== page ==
About this course: You’ve learned the basic algorithms now and are ready to step into the area of more complex problems and algorithms to solve them. Advanced algorithms build upon basic ones and use new ideas. We will start with networks flows which are used in more typical applications such as optimal matchings, finding disjoint paths and flight scheduling as well as more surprising ones like image segmentation in computer vision. We then proceed to linear programming with applications in optimizing budget allocation, portfolio optimization, finding the cheapest diet satisfying all requirements and many others. Next we discuss inherently hard problems for which no exact good solutions are known (and not likely to be found) and how to solve them in practice. We finish with a soft introduction to streaming algorithms that are heavily used in Big Data processing. Such algorithms are usually designed to be able to process huge datasets without being able even to store a dataset.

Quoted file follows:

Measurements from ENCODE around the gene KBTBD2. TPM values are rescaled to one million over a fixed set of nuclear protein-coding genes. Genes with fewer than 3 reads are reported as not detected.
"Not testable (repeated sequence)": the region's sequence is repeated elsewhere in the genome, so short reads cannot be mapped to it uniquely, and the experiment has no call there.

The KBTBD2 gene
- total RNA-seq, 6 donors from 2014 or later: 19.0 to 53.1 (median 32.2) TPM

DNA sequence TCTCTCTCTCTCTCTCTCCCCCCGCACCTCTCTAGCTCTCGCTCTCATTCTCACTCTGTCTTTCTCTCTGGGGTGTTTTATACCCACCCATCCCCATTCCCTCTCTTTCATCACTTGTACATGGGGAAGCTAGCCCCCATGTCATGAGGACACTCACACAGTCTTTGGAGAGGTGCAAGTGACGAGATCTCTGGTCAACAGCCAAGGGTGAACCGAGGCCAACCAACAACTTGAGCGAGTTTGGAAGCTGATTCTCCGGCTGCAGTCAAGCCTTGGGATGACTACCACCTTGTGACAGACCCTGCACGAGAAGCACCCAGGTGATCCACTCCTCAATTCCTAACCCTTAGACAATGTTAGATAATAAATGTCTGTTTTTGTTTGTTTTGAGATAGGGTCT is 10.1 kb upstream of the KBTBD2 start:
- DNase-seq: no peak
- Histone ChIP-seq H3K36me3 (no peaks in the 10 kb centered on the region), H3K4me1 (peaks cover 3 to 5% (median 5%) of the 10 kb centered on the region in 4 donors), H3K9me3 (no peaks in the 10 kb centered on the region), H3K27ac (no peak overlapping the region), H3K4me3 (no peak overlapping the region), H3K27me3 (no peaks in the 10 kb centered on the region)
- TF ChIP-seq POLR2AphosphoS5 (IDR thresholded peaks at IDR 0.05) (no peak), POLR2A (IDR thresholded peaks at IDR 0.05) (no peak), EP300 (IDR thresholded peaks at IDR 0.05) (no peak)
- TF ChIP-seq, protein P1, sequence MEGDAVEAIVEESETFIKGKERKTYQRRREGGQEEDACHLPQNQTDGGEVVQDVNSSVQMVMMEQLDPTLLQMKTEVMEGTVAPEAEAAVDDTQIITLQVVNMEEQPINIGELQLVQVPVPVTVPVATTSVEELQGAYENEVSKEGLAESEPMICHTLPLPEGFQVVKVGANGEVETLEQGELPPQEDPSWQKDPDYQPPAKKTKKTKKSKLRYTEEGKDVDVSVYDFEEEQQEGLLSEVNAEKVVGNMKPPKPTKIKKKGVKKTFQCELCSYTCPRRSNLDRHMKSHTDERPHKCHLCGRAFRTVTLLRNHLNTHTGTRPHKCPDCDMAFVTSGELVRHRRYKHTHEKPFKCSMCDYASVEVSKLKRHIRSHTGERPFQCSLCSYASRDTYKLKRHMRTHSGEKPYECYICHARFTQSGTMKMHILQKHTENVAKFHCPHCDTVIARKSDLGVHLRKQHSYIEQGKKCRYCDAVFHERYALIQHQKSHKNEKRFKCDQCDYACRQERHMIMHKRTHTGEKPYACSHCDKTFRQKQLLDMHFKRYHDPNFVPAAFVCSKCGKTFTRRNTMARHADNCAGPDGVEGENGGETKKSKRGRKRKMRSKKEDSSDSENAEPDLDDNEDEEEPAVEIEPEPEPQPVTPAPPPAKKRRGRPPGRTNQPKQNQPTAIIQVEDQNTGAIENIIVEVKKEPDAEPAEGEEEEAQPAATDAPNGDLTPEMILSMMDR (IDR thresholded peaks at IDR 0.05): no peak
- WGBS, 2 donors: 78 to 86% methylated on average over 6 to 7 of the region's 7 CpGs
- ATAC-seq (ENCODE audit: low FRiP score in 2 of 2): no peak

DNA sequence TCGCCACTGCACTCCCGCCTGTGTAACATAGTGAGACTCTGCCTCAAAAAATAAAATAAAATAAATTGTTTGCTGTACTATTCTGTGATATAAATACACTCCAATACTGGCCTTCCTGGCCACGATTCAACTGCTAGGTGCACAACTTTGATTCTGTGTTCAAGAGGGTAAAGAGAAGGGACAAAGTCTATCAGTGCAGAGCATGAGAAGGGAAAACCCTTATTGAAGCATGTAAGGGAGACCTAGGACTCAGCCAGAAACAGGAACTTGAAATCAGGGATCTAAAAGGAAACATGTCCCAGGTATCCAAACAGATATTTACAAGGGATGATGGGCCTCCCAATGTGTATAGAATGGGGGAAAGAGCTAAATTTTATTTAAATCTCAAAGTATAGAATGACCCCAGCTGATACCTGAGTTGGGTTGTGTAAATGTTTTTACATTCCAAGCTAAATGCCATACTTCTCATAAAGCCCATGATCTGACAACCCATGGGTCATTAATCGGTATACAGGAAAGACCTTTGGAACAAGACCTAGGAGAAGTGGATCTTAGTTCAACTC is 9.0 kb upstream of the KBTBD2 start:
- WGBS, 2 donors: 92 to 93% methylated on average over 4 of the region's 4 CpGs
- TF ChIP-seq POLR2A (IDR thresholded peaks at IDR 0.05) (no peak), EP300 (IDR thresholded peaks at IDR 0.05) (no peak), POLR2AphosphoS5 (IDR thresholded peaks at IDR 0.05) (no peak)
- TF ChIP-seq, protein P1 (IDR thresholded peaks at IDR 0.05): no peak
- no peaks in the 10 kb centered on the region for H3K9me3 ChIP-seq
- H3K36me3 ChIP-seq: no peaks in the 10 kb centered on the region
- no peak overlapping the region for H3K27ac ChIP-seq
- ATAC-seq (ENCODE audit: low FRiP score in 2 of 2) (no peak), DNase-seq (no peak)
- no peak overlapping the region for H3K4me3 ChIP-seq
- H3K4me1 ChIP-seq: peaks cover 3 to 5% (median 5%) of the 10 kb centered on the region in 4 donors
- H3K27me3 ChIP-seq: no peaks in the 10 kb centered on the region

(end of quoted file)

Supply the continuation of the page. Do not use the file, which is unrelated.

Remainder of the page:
Who is this class for: Programmers with basic experience looking to understand the practical and conceptual underpinnings of algorithms, with the goal of becoming more effective software engineers. Computer science students and researchers as well as interdisciplinary students (studying electrical engineering, mathematics, bioinformatics, etc.) aiming to get more profound understanding of algorithms and hands-on experience implementing them and applying for real-world problems. Applicants who want to prepare for an interview in a high-tech company.
Taught by: Alexander S. Kulikov, Visiting ProfessorDepartment of Computer Science and Engineering
Taught by: Michael Levin, LecturerComputer Science
Taught by: Daniel M Kane, Assistant ProfessorDepartment of Computer Science and Engineering / Department of Mathematics
Taught by: Neil Rhodes, Adjunct FacultyComputer Science and Engineering